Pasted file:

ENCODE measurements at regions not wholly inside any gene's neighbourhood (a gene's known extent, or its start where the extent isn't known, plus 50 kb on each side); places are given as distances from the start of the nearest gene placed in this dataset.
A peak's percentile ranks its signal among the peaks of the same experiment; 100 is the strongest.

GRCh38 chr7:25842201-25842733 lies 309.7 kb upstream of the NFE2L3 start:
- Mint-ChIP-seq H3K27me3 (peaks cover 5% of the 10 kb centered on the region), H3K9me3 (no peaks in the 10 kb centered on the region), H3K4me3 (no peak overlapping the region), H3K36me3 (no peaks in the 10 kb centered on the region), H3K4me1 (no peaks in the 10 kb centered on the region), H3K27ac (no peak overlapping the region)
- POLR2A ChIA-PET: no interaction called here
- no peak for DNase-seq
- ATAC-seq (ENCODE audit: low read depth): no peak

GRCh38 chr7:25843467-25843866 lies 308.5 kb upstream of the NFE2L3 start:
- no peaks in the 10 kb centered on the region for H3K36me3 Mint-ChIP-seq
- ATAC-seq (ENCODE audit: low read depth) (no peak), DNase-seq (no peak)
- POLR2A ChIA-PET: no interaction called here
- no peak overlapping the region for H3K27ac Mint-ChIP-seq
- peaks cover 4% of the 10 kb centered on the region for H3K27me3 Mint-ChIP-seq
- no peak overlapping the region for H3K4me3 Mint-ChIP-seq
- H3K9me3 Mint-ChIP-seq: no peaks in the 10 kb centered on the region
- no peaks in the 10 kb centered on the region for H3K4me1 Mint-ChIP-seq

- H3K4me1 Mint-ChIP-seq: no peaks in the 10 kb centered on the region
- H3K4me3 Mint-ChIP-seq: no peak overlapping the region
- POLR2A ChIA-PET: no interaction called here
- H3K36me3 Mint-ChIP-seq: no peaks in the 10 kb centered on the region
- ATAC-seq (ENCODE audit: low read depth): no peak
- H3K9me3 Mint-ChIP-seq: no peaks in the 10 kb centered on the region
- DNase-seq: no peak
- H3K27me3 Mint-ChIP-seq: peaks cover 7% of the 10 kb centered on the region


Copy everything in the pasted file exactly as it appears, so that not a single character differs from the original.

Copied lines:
ENCODE measurements at regions not wholly inside any gene's neighbourhood (a gene's known extent, or its start where the extent isn't known, plus 50 kb on each side); places are given as distances from the start of the nearest gene placed in this dataset.
A peak's percentile ranks its signal among the peaks of the same experiment; 100 is the strongest.

GRCh38 chr7:25842201-25842733 lies 309.7 kb upstream of the NFE2L3 start:
- Mint-ChIP-seq H3K27me3 (peaks cover 5% of the 10 kb centered on the region), H3K9me3 (no peaks in the 10 kb centered on the region), H3K4me3 (no peak overlapping the region), H3K36me3 (no peaks in the 10 kb centered on the region), H3K4me1 (no peaks in the 10 kb centered on the region), H3K27ac (no peak overlapping the region)
- POLR2A ChIA-PET: no interaction called here
- no peak for DNase-seq
- ATAC-seq (ENCODE audit: low read depth): no peak

GRCh38 chr7:25843467-25843866 lies 308.5 kb upstream of the NFE2L3 start:
- no peaks in the 10 kb centered on the region for H3K36me3 Mint-ChIP-seq
- ATAC-seq (ENCODE audit: low read depth) (no peak), DNase-seq (no peak)
- POLR2A ChIA-PET: no interaction called here
- no peak overlapping the region for H3K27ac Mint-ChIP-seq
- peaks cover 4% of the 10 kb centered on the region for H3K27me3 Mint-ChIP-seq
- no peak overlapping the region for H3K4me3 Mint-ChIP-seq
- H3K9me3 Mint-ChIP-seq: no peaks in the 10 kb centered on the region
- no peaks in the 10 kb centered on the region for H3K4me1 Mint-ChIP-seq

- H3K4me1 Mint-ChIP-seq: no peaks in the 10 kb centered on the region
- H3K4me3 Mint-ChIP-seq: no peak overlapping the region
- POLR2A ChIA-PET: no interaction called here
- H3K36me3 Mint-ChIP-seq: no peaks in the 10 kb centered on the region
- ATAC-seq (ENCODE audit: low read depth): no peak
- H3K9me3 Mint-ChIP-seq: no peaks in the 10 kb centered on the region
- DNase-seq: no peak
- H3K27me3 Mint-ChIP-seq: peaks cover 7% of the 10 kb centered on the region